Last week’s release of M.O. marks Nelly‘s seventh full-length solo album, his first in nearly three years. Hard to believe the Midwest twanging rap mogul has been churning out hits for us to cruise and grind to for nearly two decades. And though the Nielsen SoundScan numbers released this morning don’t reflect the quality of Nelly’s latest – M.O. debuted at #14 on the Billboard 200 with first week sales topping out around 15.5k – he isn’t sweating the quantity.
The man who taught a generation to spell here with two r’s recently talked to VH1 about being an underestimated veteran, his cameo-filled and powerhouse-produced LP (2 Chainz, Nicki Minaj, Pharrell Williams) and the vibe Cornell Haynes Jr. is about in 2013.
Considering Nelly helped put the Midwest on the map 14 years ago by popularizing a pop-rap flow co-opted by contemporaries like Drake, who are resting higher on the charts this week, expectations that he will succeed or fail get higher with each successive release.
“Anything you’re in that’s competitive…more people grow doubtful of it,” Nelly said. “The longer you survive, more people say, ‘Oh can he do it again, or will they be able to stay again?’ I don’t take it personal, I think it’s just the way life is.”
So Nelly’s M.O. is to keep it moving by introducing something new to his fans. Case in point his foray in to country led to collaborations that cracked the top five on the Billboard Hot 100: “Over and Over” with Tim McGraw and, more recently, “Cruise” remix with Florida Georgia Line. The latter re-teamed with Nelly for another country-pop track “Walk Away.”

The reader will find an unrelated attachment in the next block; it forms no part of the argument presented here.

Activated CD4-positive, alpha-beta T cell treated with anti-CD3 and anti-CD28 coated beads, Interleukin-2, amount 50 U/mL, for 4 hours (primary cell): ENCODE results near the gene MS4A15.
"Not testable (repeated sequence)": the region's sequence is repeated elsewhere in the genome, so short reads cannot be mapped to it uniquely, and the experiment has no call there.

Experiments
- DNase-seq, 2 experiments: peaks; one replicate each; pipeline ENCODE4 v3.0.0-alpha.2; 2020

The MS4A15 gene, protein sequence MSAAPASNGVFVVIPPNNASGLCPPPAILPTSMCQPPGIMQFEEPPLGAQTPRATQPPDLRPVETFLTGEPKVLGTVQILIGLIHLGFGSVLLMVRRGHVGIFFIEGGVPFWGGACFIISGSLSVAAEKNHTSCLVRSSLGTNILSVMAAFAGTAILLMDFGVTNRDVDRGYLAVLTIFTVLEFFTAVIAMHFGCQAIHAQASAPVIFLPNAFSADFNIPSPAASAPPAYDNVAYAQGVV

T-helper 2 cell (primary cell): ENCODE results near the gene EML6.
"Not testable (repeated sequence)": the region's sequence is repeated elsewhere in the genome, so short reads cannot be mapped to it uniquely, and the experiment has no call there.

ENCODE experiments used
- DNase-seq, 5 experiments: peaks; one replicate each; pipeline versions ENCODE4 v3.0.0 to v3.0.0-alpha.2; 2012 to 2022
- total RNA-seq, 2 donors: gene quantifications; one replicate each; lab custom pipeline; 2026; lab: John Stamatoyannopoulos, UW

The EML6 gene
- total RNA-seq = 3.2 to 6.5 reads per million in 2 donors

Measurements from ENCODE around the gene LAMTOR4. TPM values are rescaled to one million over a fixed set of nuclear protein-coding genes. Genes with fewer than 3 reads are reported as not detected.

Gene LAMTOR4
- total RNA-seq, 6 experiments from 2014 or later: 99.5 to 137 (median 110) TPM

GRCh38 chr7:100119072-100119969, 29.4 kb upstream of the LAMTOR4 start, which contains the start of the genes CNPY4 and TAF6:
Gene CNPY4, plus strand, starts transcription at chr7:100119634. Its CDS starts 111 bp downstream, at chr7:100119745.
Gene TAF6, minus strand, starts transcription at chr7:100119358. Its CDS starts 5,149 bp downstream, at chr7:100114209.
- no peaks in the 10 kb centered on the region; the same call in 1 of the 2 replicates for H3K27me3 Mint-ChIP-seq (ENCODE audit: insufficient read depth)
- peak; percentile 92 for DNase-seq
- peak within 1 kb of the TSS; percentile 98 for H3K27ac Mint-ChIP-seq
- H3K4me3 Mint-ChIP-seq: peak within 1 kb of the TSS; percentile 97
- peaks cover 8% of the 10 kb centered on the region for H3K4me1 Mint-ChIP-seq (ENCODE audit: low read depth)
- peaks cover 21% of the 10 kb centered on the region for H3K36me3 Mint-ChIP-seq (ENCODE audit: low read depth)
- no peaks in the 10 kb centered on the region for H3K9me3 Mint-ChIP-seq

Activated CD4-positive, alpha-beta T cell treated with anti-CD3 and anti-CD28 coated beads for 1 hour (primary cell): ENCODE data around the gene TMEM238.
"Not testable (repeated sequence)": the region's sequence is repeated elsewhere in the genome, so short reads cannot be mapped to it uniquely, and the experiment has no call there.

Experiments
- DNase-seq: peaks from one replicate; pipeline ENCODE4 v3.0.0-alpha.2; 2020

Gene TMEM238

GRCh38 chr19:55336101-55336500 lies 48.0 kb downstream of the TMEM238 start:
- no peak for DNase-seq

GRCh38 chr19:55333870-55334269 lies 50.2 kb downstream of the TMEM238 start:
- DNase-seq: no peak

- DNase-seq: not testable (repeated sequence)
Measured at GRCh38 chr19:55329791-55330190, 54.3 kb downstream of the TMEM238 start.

Anyone who’s watched the STL native over his expansive career, which includes selling over 21 million albums 2000-2010, knows Nelly isn’t afraid of eyebrow raising that comes with branching out. “Obviously some fans want you to remain the same as they remember you. They want you trapped in their moment of life forever but you know the reality of it is that everybody changes,” Nelly said.
Even if the multi-platinum rapper isn’t expecting every record to sell like it did at the height of his Band-Aid rocking fandom, where’s the adulation for being the third highest chart-topping artist of the last decade? Nelly says coming from the Midwest in a media market, where coasts are king, might have something to do with his absence from many greatest lists.
“I would either have to be from L.A. or New York. There’s no other way. That’s just the way that it is,” he said. “If you’re not from a major market…you’re not going to get the recognition you may think you deserve. Well, in this country definitely.”